Plots, Places, & Plaques - The Digital/Physical Ecosystem

If this is, indeed, the gold standard, then why aren’t others already doing it? It all comes down to the confidence of being able to present accurate cemetery record search and corresponding, reliable maps to the public. Most cemeteries don’t have the confidence to know what they have for sale and where people are buried.

At Chronicle, our goal is to create an ecosystem focussed around physical cemetery space, digitally. This is an ecosystem where people can buy plots, funeral services, and plaques in one place, in addition to being able to add an obituary – an online space to create a complete memorial to the deceased.

To reach this stage, the Chronicle team focuses on the journey. To bring your cemetery online, we solve the mysteries of your records and the compounded inaccuracies that may have occurred throughout the lifetime of the cemetery in order to create accurate maps. Simultaneously, we perform a survey of the physical cemetery using high-resolution aerial drone imagery to create stunning maps. Combining the map with your records, not forgetting important physical locations, monuments, and intricacies, our team manages to perfectly line up all three of these layers – records, plot maps and diagrams, and the physical world – for accurate records.

The journey to having an online presence is as important as the final goal – selling burial plots online and creating digital memorials for the deceased. Learn all you need to know about digital mapping for your cemetery with the best from our digital cemetery experts!

Cemetery Revolutions – How Natural Burial in Australia Can Realign Perception

chronicle natural burial

Eco-friendly alternatives to traditional burial are becoming increasingly popular today. Previously, we’ve discussed the environmental and health impacts of traditional burial which tends to involve embalming and the use of caskets. As we’ve outlined, cremation is resource-intensive and high in pollutants  For many, the question of whether this is sustainable practice moving forward, as climate change gathers momentum, is moving many towards considering green burial options. Opting for green embalming or to be buried in a simple shroud is just one piece of the puzzle. Green burial, as a concept, may just change the way we think of cemeteries altogether, driving a move to reinvent the use of burial space.a

Cemetery design has remained stagnant for a long time, especially in Australia and “the West”. Some may see the current design of cemeteries to be the only way of burying, the only mechanism of remembering the dead. This may apply both to burial and storing the remains of ashes, but perhaps it isn’t the design of cemeteries that has remained stagnant – our perspectives and collective mindset has remained languid. It may be that it’s because we view the dead as placid, unmoving, and motionless, that we’ve allowed our perspective towards the issue to mirror what we believe their state to be.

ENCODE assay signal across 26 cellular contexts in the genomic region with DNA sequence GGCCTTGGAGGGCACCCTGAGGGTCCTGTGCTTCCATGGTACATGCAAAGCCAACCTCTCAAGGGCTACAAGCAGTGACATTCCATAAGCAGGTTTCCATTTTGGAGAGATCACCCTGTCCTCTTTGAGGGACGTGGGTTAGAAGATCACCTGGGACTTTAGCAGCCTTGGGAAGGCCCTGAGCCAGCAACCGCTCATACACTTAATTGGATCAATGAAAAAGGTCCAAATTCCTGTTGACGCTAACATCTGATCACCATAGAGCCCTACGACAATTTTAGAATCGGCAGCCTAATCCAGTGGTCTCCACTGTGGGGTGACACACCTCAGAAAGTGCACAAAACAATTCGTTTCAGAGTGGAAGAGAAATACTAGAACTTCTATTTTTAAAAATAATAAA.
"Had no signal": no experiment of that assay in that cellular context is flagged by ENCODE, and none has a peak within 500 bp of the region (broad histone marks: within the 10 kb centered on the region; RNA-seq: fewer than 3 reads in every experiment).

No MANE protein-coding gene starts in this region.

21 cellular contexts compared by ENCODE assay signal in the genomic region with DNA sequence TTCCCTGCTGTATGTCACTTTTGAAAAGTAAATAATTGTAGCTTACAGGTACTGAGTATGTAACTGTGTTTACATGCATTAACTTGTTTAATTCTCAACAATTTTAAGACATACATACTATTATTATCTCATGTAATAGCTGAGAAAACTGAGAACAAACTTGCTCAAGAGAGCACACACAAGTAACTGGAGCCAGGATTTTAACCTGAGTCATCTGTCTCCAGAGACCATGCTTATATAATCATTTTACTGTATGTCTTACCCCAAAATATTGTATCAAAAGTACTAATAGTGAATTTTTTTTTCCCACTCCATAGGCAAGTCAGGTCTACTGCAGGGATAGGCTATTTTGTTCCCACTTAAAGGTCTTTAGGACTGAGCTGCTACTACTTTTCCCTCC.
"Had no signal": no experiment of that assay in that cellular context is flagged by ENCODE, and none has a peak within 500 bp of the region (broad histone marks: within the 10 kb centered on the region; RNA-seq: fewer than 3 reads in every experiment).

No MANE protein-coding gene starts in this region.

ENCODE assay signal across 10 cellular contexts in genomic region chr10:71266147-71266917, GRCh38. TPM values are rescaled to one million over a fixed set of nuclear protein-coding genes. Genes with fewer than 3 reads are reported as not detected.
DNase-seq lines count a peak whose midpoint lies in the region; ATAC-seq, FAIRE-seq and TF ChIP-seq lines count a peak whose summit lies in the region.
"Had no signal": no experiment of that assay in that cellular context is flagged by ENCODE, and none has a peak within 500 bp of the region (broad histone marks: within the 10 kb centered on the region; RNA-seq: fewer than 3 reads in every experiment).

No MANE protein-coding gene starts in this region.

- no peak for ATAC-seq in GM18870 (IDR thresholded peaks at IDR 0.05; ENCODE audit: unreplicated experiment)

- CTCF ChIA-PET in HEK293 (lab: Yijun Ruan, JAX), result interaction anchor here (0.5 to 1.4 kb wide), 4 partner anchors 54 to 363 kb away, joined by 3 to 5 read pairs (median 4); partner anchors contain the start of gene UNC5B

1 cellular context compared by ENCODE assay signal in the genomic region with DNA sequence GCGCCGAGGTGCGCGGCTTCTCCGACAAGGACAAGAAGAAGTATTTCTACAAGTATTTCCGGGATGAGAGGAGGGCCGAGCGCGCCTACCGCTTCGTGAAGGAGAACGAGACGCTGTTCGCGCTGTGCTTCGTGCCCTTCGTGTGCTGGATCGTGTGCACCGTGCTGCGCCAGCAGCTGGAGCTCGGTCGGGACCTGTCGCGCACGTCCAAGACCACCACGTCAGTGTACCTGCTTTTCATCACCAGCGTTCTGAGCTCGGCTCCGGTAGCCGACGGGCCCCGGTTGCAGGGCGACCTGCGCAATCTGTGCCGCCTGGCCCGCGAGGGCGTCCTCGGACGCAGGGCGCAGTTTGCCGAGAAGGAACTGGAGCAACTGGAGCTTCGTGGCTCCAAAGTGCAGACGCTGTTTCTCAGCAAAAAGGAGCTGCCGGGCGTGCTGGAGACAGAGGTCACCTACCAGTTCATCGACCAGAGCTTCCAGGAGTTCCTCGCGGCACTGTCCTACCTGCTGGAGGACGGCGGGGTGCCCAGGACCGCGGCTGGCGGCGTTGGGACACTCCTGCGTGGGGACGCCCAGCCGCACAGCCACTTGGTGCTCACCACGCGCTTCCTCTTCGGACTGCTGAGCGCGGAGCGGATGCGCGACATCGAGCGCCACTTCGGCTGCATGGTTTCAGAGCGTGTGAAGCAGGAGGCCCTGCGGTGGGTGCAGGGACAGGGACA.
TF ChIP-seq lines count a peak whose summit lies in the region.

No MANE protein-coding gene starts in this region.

Stepping Stones in Redesign - Alternatives to Memorialisation

Yet, we’re currently amongst the living with responsibilities to the earth and the land on which we live, with which we interact, and with which we depend. Those who share our thoughts come with innovative, ground-breaking ideas of their own, like David Neustein of Other Architects and Kevin Hartley (Founder and CEO of Earth Funerals, leading the way for natural burial in Australia) believe that it’s part of our responsibility, in the industry, to view cemetery design as dynamic and sustainable. Those may be buzzwords for our time, but they’re highly relevant to changing expectations in a contemporary world dealing with alarming rates of climate change and shortage of burial spaces in urban areas, even before the current pandemic.

Burial belt
Other Architecs Burial Belt Project (http://otherarchitects.com/other-spaces#/burial-belt/)

Perspective is key, and according to Neustein, a shift towards viewing burial space as open space instead of dead land (we’re unsure if that pun was intended) is necessary. It would mean that we need to start considering the transition of cemeteries and ash memorialisation spaces towards a meaningful experience rather than a transactional one.

What does this mean for cemetery design? For Neustein and his team at Other Architects, the notion of time is intricately interwoven with reconceptualisation of how we see cemeteries. For Other Architects, it’s not simply about a green cemetery or a natural burial ground, but more about a new focus on contemporary issues and interests which also considers traditional design elements. In a cemetery landscape, tradition feels comforting for many. Tradition is inextricable from legacy for many, so how do the changing aspects of concern in society today – one where green burials are becoming an increasingly popular choice – come together with longstanding tradition? Neustein, like Chronicle, believes that this can be done by using the latest in technology as a tool for digital design strategies.

Let’s look at how these ideas can be used to theorise and develop possible solutions for current issues in the cemetery industry. Other Architects recently engaged with Northern Metropolitan Cemeteries of Sydney to address concerns that many have voiced to the institution. Ash memorialisation in cemeteries, currently, is felt to be monotonous and devoid of individual agency when interred in a letterbox or car park design. According to Neustein, it’s evident from the statistics – only 22% who opted for cremation chose for their ashes to remain in a cemetery setting. How, then, should people memorialise their lost loved ones? Is there anything else?